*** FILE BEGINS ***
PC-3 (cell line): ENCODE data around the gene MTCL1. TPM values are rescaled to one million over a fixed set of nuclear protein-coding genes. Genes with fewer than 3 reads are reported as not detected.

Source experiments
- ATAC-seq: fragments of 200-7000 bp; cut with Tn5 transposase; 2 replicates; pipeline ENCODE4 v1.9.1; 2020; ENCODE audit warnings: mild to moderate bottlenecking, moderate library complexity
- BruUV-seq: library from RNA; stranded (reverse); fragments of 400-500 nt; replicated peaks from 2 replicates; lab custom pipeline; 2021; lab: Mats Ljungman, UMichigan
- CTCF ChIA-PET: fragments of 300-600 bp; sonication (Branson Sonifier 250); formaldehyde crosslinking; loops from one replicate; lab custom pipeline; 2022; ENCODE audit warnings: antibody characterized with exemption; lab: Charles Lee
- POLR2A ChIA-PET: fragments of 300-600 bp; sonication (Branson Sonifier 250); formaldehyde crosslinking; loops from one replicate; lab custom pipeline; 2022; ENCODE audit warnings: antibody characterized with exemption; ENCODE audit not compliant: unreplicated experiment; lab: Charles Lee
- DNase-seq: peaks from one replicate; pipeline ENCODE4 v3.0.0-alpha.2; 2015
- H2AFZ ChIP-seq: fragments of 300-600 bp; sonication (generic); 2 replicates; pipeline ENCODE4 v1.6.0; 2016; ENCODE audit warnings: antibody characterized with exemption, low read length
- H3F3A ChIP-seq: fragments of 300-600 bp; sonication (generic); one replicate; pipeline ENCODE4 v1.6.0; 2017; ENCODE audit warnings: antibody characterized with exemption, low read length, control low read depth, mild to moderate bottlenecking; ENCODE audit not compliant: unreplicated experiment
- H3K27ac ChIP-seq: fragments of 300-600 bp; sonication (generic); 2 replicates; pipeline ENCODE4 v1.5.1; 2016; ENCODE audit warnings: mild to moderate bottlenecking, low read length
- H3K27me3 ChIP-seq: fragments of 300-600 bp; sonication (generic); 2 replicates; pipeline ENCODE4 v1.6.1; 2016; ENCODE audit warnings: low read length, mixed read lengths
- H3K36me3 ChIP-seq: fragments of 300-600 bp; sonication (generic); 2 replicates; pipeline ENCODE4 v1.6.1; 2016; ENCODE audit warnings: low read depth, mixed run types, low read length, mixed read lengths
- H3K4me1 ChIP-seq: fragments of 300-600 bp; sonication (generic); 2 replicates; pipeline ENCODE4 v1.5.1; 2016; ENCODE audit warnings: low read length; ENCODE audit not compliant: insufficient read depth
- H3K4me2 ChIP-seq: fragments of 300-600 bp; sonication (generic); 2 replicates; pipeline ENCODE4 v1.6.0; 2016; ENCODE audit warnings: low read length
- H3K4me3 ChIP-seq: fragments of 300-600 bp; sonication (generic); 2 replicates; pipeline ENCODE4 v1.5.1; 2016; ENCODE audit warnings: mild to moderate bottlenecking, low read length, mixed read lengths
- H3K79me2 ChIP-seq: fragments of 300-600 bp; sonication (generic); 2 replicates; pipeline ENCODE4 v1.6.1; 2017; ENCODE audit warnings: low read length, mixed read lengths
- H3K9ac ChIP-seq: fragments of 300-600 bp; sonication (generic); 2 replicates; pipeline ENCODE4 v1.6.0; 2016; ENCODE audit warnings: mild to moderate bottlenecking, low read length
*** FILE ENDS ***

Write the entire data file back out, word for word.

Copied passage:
PC-3 (cell line): ENCODE data around the gene MTCL1. TPM values are rescaled to one million over a fixed set of nuclear protein-coding genes. Genes with fewer than 3 reads are reported as not detected.

Source experiments
- ATAC-seq: fragments of 200-7000 bp; cut with Tn5 transposase; 2 replicates; pipeline ENCODE4 v1.9.1; 2020; ENCODE audit warnings: mild to moderate bottlenecking, moderate library complexity
- BruUV-seq: library from RNA; stranded (reverse); fragments of 400-500 nt; replicated peaks from 2 replicates; lab custom pipeline; 2021; lab: Mats Ljungman, UMichigan
- CTCF ChIA-PET: fragments of 300-600 bp; sonication (Branson Sonifier 250); formaldehyde crosslinking; loops from one replicate; lab custom pipeline; 2022; ENCODE audit warnings: antibody characterized with exemption; lab: Charles Lee
- POLR2A ChIA-PET: fragments of 300-600 bp; sonication (Branson Sonifier 250); formaldehyde crosslinking; loops from one replicate; lab custom pipeline; 2022; ENCODE audit warnings: antibody characterized with exemption; ENCODE audit not compliant: unreplicated experiment; lab: Charles Lee
- DNase-seq: peaks from one replicate; pipeline ENCODE4 v3.0.0-alpha.2; 2015
- H2AFZ ChIP-seq: fragments of 300-600 bp; sonication (generic); 2 replicates; pipeline ENCODE4 v1.6.0; 2016; ENCODE audit warnings: antibody characterized with exemption, low read length
- H3F3A ChIP-seq: fragments of 300-600 bp; sonication (generic); one replicate; pipeline ENCODE4 v1.6.0; 2017; ENCODE audit warnings: antibody characterized with exemption, low read length, control low read depth, mild to moderate bottlenecking; ENCODE audit not compliant: unreplicated experiment
- H3K27ac ChIP-seq: fragments of 300-600 bp; sonication (generic); 2 replicates; pipeline ENCODE4 v1.5.1; 2016; ENCODE audit warnings: mild to moderate bottlenecking, low read length
- H3K27me3 ChIP-seq: fragments of 300-600 bp; sonication (generic); 2 replicates; pipeline ENCODE4 v1.6.1; 2016; ENCODE audit warnings: low read length, mixed read lengths
- H3K36me3 ChIP-seq: fragments of 300-600 bp; sonication (generic); 2 replicates; pipeline ENCODE4 v1.6.1; 2016; ENCODE audit warnings: low read depth, mixed run types, low read length, mixed read lengths
- H3K4me1 ChIP-seq: fragments of 300-600 bp; sonication (generic); 2 replicates; pipeline ENCODE4 v1.5.1; 2016; ENCODE audit warnings: low read length; ENCODE audit not compliant: insufficient read depth
- H3K4me2 ChIP-seq: fragments of 300-600 bp; sonication (generic); 2 replicates; pipeline ENCODE4 v1.6.0; 2016; ENCODE audit warnings: low read length
- H3K4me3 ChIP-seq: fragments of 300-600 bp; sonication (generic); 2 replicates; pipeline ENCODE4 v1.5.1; 2016; ENCODE audit warnings: mild to moderate bottlenecking, low read length, mixed read lengths
- H3K79me2 ChIP-seq: fragments of 300-600 bp; sonication (generic); 2 replicates; pipeline ENCODE4 v1.6.1; 2017; ENCODE audit warnings: low read length, mixed read lengths
- H3K9ac ChIP-seq: fragments of 300-600 bp; sonication (generic); 2 replicates; pipeline ENCODE4 v1.6.0; 2016; ENCODE audit warnings: mild to moderate bottlenecking, low read length